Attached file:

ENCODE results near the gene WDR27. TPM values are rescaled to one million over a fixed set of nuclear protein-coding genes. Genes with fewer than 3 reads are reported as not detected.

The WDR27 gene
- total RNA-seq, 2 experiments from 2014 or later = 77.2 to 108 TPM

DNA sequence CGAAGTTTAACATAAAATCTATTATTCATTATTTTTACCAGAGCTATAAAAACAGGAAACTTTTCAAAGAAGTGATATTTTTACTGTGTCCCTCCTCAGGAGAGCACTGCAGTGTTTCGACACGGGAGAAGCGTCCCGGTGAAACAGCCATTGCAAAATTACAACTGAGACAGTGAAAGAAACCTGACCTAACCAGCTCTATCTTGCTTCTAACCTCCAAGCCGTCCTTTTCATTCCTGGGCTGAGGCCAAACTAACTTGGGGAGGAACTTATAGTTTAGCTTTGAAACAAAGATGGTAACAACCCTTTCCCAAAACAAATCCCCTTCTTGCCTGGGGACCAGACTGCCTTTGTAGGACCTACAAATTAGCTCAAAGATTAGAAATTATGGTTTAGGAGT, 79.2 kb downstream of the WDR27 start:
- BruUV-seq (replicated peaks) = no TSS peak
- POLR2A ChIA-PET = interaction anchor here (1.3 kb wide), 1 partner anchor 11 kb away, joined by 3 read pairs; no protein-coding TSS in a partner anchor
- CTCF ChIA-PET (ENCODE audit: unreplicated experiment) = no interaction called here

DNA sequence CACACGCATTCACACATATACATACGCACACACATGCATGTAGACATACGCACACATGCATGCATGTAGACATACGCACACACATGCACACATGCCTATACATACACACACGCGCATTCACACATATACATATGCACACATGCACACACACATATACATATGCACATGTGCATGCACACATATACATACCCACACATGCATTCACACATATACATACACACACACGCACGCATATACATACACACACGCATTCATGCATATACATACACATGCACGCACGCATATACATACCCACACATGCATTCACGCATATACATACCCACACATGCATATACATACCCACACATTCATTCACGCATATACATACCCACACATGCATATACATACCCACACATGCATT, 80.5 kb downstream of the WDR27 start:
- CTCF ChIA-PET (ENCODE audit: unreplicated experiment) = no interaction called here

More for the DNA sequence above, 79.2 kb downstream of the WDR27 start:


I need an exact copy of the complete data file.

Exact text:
ENCODE results near the gene WDR27. TPM values are rescaled to one million over a fixed set of nuclear protein-coding genes. Genes with fewer than 3 reads are reported as not detected.

The WDR27 gene
- total RNA-seq, 2 experiments from 2014 or later = 77.2 to 108 TPM

DNA sequence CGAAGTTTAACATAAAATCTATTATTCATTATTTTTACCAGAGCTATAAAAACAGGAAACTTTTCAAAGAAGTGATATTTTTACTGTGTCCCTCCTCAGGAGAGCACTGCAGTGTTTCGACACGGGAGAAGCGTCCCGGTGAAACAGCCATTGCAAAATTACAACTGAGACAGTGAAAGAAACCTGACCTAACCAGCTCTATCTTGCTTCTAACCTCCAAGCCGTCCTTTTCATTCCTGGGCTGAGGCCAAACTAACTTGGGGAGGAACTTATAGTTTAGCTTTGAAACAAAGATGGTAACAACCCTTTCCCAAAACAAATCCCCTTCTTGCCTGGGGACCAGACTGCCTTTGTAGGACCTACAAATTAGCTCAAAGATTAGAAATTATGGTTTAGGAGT, 79.2 kb downstream of the WDR27 start:
- BruUV-seq (replicated peaks) = no TSS peak
- POLR2A ChIA-PET = interaction anchor here (1.3 kb wide), 1 partner anchor 11 kb away, joined by 3 read pairs; no protein-coding TSS in a partner anchor
- CTCF ChIA-PET (ENCODE audit: unreplicated experiment) = no interaction called here

DNA sequence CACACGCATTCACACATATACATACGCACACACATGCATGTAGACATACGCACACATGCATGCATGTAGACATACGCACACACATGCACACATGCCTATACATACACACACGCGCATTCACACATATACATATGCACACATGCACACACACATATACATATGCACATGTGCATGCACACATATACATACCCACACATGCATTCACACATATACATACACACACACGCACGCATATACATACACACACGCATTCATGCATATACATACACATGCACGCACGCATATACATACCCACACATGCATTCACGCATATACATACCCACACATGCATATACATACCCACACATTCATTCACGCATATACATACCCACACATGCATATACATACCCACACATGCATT, 80.5 kb downstream of the WDR27 start:
- CTCF ChIA-PET (ENCODE audit: unreplicated experiment) = no interaction called here

More for the DNA sequence above, 79.2 kb downstream of the WDR27 start: